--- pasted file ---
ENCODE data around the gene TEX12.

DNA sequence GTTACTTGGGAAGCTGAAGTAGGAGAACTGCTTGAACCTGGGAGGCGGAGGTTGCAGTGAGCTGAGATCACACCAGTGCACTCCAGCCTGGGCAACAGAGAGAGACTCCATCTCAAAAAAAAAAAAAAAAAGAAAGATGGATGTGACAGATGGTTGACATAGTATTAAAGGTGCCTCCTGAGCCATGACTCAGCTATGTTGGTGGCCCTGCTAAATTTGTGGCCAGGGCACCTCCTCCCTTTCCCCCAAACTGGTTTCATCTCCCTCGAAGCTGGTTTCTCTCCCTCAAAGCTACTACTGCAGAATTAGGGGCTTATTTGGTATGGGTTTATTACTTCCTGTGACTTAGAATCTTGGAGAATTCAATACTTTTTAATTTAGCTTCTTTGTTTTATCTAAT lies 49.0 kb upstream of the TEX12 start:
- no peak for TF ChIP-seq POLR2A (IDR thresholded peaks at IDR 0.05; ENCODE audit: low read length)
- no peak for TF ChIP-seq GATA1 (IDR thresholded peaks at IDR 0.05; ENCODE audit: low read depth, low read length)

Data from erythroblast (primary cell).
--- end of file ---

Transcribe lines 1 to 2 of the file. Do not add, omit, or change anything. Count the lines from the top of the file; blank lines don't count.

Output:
ENCODE data around the gene TEX12.

DNA sequence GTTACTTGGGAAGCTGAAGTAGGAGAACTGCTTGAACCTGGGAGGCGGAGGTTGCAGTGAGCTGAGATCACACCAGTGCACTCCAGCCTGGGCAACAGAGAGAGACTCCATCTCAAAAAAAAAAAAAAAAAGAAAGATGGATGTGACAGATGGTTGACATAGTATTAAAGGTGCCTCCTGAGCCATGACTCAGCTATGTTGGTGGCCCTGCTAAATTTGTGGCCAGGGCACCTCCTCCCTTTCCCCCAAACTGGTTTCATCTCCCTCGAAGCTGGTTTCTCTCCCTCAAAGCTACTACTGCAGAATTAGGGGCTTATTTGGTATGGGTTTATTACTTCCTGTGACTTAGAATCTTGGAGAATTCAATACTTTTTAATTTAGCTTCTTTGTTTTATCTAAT lies 49.0 kb upstream of the TEX12 start: